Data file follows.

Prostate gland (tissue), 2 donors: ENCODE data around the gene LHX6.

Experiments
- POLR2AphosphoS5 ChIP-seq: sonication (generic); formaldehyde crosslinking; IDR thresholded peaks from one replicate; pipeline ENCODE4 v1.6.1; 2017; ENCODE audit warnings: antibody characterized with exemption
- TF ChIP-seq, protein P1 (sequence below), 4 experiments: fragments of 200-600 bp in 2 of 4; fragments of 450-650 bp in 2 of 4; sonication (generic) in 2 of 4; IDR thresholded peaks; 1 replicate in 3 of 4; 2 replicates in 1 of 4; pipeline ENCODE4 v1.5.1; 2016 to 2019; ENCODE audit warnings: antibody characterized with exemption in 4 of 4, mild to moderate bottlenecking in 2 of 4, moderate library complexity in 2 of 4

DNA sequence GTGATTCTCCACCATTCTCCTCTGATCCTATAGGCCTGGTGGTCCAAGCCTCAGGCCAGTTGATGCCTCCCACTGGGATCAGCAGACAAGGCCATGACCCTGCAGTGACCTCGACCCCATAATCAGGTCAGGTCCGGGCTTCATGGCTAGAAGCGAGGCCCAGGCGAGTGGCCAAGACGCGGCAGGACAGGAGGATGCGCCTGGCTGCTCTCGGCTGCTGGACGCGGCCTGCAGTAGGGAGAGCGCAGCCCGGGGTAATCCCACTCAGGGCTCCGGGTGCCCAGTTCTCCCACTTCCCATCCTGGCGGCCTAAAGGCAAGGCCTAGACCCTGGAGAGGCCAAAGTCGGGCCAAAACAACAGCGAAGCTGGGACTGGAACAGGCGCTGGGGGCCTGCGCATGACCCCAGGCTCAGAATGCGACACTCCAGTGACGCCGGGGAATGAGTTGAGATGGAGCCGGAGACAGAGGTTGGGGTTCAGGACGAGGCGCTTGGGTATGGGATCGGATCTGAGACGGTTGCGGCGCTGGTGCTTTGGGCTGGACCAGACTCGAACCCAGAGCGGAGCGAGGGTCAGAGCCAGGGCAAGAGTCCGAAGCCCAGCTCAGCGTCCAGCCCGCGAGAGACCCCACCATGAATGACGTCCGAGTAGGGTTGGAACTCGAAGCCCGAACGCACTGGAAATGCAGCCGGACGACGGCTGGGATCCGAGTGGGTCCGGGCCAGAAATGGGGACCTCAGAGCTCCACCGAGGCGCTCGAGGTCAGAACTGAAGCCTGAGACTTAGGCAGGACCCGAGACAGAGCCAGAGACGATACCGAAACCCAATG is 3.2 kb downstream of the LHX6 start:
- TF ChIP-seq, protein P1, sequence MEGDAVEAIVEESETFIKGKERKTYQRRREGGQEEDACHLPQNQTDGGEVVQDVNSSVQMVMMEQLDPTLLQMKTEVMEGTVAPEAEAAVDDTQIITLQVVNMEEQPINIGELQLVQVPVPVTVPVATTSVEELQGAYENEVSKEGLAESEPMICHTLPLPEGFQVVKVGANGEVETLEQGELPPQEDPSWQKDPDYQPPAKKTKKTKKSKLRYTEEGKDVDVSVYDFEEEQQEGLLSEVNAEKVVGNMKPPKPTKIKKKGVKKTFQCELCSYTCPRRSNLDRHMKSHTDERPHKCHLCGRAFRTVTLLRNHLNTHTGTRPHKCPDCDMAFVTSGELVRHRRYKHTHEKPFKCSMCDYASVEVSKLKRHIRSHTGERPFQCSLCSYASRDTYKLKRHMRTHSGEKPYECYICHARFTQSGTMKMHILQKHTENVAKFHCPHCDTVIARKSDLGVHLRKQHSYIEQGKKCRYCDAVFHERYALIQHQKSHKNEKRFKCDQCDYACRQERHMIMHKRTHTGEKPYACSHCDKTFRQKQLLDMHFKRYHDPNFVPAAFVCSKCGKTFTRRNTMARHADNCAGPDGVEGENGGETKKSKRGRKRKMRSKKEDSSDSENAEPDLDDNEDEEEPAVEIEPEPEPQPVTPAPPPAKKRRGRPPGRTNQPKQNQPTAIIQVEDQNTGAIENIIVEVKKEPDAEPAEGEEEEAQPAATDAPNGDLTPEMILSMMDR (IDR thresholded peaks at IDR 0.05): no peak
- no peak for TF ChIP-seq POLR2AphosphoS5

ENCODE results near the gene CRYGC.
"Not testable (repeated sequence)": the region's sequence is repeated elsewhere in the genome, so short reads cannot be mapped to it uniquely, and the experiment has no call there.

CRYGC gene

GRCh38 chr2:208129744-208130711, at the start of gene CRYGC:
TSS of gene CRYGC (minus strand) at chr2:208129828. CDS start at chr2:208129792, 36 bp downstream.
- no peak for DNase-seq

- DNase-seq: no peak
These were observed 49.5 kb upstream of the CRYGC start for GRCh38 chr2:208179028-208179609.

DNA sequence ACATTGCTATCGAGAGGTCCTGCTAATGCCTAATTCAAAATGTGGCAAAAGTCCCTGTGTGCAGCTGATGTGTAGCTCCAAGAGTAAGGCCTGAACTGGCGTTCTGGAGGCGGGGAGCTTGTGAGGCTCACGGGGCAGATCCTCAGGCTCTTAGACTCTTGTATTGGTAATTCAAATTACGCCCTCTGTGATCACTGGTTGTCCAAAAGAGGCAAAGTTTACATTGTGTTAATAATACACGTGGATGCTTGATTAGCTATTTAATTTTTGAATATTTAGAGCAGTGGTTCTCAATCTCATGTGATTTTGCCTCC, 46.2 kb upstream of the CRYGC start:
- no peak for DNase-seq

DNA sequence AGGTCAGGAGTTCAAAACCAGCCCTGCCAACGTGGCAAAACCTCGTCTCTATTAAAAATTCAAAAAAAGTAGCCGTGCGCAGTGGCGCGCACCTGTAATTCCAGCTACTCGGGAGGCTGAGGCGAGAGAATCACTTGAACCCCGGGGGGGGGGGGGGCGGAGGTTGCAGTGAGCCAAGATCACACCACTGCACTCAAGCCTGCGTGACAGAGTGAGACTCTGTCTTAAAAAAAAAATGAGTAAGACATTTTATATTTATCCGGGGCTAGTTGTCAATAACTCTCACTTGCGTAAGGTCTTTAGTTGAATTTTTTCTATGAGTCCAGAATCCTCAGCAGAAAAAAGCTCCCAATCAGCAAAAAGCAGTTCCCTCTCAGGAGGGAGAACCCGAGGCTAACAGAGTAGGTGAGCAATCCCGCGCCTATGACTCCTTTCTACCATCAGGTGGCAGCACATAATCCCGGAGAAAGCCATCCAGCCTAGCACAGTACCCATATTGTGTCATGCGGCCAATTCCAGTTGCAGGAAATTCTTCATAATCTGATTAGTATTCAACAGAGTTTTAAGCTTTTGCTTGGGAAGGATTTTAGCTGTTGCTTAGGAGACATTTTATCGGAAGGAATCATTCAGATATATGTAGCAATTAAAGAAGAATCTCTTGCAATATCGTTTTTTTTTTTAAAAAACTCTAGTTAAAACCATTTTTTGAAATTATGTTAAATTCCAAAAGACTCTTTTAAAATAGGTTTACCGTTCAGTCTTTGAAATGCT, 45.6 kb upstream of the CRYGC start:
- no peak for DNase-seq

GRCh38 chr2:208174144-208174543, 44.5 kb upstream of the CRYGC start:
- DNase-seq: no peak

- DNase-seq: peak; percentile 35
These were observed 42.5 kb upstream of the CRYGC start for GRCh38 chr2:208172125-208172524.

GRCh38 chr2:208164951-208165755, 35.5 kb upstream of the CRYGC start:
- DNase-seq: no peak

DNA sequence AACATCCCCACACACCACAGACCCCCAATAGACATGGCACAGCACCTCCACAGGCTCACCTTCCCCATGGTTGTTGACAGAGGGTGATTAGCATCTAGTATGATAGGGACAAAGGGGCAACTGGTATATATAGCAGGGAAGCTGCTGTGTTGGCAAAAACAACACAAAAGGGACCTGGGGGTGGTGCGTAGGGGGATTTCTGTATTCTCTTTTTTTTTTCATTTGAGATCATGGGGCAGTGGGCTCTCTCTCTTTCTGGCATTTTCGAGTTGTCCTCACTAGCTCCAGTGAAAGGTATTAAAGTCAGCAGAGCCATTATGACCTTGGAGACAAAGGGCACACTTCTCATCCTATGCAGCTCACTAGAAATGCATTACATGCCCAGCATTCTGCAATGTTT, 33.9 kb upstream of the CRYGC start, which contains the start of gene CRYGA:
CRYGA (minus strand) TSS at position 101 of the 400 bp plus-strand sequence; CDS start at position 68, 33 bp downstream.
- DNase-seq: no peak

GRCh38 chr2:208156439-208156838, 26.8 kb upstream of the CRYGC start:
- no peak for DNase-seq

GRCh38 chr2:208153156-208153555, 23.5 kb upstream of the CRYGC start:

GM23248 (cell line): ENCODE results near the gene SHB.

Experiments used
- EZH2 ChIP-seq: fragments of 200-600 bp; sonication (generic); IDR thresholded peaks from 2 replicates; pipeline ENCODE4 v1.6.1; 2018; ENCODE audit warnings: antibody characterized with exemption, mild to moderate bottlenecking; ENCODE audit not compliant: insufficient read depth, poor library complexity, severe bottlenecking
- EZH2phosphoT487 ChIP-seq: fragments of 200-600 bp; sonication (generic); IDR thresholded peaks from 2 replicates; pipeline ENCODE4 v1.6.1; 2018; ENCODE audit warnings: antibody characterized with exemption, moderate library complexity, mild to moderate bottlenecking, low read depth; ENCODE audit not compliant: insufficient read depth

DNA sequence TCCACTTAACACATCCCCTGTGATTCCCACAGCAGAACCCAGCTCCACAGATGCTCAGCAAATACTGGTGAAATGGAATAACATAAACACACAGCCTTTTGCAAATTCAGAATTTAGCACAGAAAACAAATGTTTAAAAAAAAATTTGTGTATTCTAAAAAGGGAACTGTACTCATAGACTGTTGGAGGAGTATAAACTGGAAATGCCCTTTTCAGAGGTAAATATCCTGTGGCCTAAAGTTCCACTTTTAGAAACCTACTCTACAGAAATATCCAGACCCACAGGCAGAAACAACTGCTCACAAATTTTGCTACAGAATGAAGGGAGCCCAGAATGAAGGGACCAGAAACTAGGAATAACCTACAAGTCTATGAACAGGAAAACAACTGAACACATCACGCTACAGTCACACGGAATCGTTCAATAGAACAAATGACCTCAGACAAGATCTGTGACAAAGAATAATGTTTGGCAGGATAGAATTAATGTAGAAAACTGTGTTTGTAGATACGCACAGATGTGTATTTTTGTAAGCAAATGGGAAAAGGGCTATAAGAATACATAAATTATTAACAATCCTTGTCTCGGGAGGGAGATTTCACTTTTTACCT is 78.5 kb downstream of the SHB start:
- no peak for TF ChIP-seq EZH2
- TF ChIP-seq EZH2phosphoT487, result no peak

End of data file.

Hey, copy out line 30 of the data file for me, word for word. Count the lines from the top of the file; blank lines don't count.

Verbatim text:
- no peak for DNase-seq